Results tagged ‘ Jeff Bailey ’

The First Game of Spring

It seems that anything of significance in the baseball world happens in my English class. When the MVPs were announced, I was in English. When the HOF inductees were announced, I was in English. And when Josh Beckett took the mound for the Red Sox against the Boston College Eagles, guess where I was? English. On my way, I was searching for someone that I could beg to borrow his or her phone. No such luck. I was not able to see whether Josh Beckett’s first pitch was a ball or a strike. 

I did feel like I contributed to that game in some way, shape or form. I’m very superstitious when it comes to baseball, kind of like Jane as she describes in her book. Well, as I was taking my notebook out for my American History class second period, I realized that I had a Yankee book in my backpack. ‘That can’t be good chi,’ I thought, so I asked my friend to guard it in her locker. Nothing personal Jane, just superstitions. 
The Red Sox beat the Eagles 7-1. A couple minor leaguers, including Chris Carter, had a nice game, and Josh Beckett fired two perfect innings and struck out two. 
Disappointed as I was for missing the afternoon game, I was quite excited when I found out that the evening game would be broadcasted on MLB Network. 
Jacoby Ellsbury led off the first inning by swinging at the first pitch he saw. ‘Patience!’ I thought! Well, he learned from his mistake in his next at-bat, and waited a few pitches before flying out to left. The important part is, he did make contact. 
Dustin Pedroia collected the first hit of the game, hitting a nice double, which isn’t surprising for a guy coming off an MVP season. 
I watched in awe as Tim Wakefield took the mound for the Sox. That knuckleball of his has been around since 1995. He played in Pittsburgh before that! I can’t imagine him anywhere else but the Red Sox, I’m glad that the Sox decided to pick up his option. Wake gave up three runs over two innings– a few batters were able to time the knuckle ball down, but some of the runs were just results of balls that got through the gap. The defense was a little rusty, but what can you expect after a long offseason? I just hate those blooper balls that fall in the proverbial bermuda triangle. Those aggravate me, unless the Red Sox hit one. 
Those balls going through the gap even got to Youkilis, it wasn’t just Diaz (SS) and Khoury (3B). By the way, did you guys see Youk’s latest Youk Fu? I thought that was hilarious! 
Josh Bard did a nice job catching Wakefield’s knuckleball. I think he should work on throwing over to second, because it’s pretty easy to steal considering Wakefield’s knuckleball is basically 68 mph. There was also one play in which Brad Wilkerson, recently acquired from the Blue Jays (RF) threw the ball in from the outfield and Bard tried to tag the guy before catching the ball. In the future, let’s catch before tagging :)
Billy Traber tried to pull a Dice-K: loading the bases with no outs. Even though it is Spring Training, it still gave me a heart attack. Dice-K may be the only pitcher in the majors who can get himself into jams and get out unscathed. You’re not there yet Billy, baby steps. After giving up a few runs, Billy did settle down to throw a couple of nice pitches. 
Justin Masterson was sporting a beard, so he looks a bit older. Masterson, Delcarmen, Lopez, and Rairez all pitched beautifully, giving up zero runs over five innings. Masterson was a bit shaky at first, but he calmed down after a little bit. 
Let me tell you guys, I am very impressed with Ramon Ramirez. Much as I miss Coco, that was a great trade. Three up, three down and two strikeouts. Talk about a great first impression. I would make him my project, but my projects are strictly confined to minor leaguers. 
Speaking of projects, Jeff Bailey has pretty much secured his spot as one of my projects. I was aware of him when he was with the Red Sox in 2008, and I liked what I saw, so he was definitely on my radar for tonight’s game. I hope to see him this weekend, as well as Lars Anderson.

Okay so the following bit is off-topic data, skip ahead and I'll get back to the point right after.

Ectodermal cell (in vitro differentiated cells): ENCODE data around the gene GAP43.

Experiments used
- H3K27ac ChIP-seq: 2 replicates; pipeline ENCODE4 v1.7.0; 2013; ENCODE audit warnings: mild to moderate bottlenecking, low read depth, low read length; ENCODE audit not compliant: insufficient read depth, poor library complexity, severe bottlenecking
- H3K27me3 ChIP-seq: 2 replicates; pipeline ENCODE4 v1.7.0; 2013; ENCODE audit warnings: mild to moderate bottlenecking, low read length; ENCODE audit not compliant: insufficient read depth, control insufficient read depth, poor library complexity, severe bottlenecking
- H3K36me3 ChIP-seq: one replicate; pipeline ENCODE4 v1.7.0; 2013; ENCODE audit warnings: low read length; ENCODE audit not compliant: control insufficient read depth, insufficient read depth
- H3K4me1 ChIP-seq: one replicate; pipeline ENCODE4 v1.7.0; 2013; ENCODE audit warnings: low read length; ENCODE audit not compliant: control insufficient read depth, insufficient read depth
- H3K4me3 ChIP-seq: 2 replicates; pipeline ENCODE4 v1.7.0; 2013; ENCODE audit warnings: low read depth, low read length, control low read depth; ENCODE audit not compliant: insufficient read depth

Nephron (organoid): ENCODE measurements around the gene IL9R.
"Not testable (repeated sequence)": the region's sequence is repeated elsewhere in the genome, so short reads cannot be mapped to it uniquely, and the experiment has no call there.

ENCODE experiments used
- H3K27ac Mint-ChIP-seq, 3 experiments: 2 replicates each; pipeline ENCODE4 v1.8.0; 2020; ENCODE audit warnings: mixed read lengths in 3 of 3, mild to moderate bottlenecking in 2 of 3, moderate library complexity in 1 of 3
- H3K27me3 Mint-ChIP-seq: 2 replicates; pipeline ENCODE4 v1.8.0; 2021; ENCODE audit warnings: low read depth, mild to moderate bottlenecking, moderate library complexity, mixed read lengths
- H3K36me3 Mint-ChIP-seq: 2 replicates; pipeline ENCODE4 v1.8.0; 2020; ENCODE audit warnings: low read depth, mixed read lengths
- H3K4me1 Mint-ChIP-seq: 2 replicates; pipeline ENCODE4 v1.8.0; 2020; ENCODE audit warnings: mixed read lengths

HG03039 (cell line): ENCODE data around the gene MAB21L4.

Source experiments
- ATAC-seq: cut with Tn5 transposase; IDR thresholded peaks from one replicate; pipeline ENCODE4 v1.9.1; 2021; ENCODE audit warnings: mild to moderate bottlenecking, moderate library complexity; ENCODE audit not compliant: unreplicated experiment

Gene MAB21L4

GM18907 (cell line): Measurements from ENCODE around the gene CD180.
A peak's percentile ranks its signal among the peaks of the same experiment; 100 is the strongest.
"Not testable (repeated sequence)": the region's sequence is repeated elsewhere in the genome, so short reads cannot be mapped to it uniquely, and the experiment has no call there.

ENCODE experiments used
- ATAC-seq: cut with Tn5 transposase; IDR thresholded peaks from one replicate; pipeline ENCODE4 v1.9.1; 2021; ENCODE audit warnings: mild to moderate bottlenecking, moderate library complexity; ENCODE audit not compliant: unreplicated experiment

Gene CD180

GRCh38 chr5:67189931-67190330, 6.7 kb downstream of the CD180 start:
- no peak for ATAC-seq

Jed Lowrie looked pretty good tonight, solid effort with some of those balls up the middle and a nice triple with an RBI. Jeff Bailey had the other RBI. I’m in the process of getting to know these minor league guys, but I should have at least three projects by the end of the Grapefruit League. 
To answer Jacobyluvr’s question, Jed Lowrie was my project last year. I was waiting for autographs outside of the player’s parking lot, and he drove out slowly, so I ran into the middle of the street to get an autograph. I barely knew who he was! After that autograph though, I knew he’d be coming. 
Rem-Dawg was unable to join Don Orsillo at the game tonight, he has an infection. All of us here at Red Sox Nation, and even on the entire blogosphere hope you feel better. Now, the Red Sox can always call me if they need an extra play-by-play. I feel like they have a mic wired to my house because they always talk about whatever I just finished talking about within five minutes. Maybe I’ll do that someday. 
Overall, I was impressed with the Red Sox’s performance, and I cannot wait until tomorrow. I apologize for the lack of pictures, I had this post ready to go an hour ago, but as I was looking around the internet for pictures, I somehow closed this window, and the blog was lost.
I’ll be bringing back some pictures this weekend! 
-Elizabeth

#17– Cecil Cooper

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Continuing in the tradition recently established here by Jimmy, I have decided to dedicate my latest rank. After some research, I have come to the conclusion that #17 goes to Cecil Cooper. 

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Cecil Cooper was nicknamed “Coop”, so immediately I wondered if the fans chanted “Coooooooooooop” like they chant today for “Youuuuuuk”, or maybe even how the Yankees cheer for “Moose”. Cooper has statistics similar to Jim Rice (the average at least), and played for 17 seasons, six of which were with the Red Sox, the others with the Milwaukee Brewers. He has a career average of .298 with 2,192 hits and 1,125 RBIs. He was a five time All-Star, and went on a run from 1977-1983 in which he hit .300 or higher. His career year was 1980 in which he batted .352. In fact, Youkilis is even more similar to him because the both of them are Gold Glover first baseman. He has also won the Roberto Clemente award, was inducted into the Brewers Walk of Fame, and has been the manager of the Astros for the past two years.